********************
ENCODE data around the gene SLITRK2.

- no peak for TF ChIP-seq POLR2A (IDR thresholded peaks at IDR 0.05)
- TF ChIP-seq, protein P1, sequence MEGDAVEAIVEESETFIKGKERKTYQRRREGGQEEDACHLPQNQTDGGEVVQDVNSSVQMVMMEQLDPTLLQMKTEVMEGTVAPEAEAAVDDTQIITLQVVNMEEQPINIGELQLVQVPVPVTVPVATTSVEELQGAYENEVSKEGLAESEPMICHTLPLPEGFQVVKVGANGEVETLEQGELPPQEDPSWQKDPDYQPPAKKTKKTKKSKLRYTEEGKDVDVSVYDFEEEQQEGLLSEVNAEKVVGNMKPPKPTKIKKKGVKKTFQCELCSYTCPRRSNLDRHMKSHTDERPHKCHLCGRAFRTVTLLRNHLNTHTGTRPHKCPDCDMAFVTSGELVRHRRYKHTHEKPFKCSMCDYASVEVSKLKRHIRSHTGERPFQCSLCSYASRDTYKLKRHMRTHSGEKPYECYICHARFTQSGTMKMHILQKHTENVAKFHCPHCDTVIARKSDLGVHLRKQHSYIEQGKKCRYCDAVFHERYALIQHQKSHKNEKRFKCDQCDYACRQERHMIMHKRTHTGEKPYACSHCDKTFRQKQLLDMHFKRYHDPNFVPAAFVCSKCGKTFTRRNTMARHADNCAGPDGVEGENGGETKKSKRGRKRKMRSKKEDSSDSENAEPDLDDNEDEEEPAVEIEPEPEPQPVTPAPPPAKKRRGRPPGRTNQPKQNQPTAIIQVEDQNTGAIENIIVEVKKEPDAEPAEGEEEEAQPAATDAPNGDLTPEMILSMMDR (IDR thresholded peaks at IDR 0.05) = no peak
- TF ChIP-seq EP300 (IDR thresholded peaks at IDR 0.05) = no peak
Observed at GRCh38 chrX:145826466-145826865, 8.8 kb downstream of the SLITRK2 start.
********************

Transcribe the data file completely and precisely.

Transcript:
ENCODE data around the gene SLITRK2.

- no peak for TF ChIP-seq POLR2A (IDR thresholded peaks at IDR 0.05)
- TF ChIP-seq, protein P1, sequence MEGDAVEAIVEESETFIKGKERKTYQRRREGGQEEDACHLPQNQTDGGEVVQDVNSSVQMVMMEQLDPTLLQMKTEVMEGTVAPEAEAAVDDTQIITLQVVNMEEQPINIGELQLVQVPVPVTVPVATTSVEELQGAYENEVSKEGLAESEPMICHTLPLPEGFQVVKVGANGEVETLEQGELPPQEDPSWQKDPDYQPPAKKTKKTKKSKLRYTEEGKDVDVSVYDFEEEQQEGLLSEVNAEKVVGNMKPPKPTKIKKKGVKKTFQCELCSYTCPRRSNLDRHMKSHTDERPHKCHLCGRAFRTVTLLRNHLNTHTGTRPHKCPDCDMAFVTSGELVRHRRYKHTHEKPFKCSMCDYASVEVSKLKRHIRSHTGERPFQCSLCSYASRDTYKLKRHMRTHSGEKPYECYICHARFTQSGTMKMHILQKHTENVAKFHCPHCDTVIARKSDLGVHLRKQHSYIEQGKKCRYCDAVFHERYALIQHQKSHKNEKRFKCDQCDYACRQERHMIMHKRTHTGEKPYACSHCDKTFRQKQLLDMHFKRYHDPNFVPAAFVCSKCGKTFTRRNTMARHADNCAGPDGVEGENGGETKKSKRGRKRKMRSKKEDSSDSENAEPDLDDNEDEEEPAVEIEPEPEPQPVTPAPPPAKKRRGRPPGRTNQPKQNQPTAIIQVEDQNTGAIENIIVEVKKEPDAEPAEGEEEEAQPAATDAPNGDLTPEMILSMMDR (IDR thresholded peaks at IDR 0.05) = no peak
- TF ChIP-seq EP300 (IDR thresholded peaks at IDR 0.05) = no peak
Observed at GRCh38 chrX:145826466-145826865, 8.8 kb downstream of the SLITRK2 start.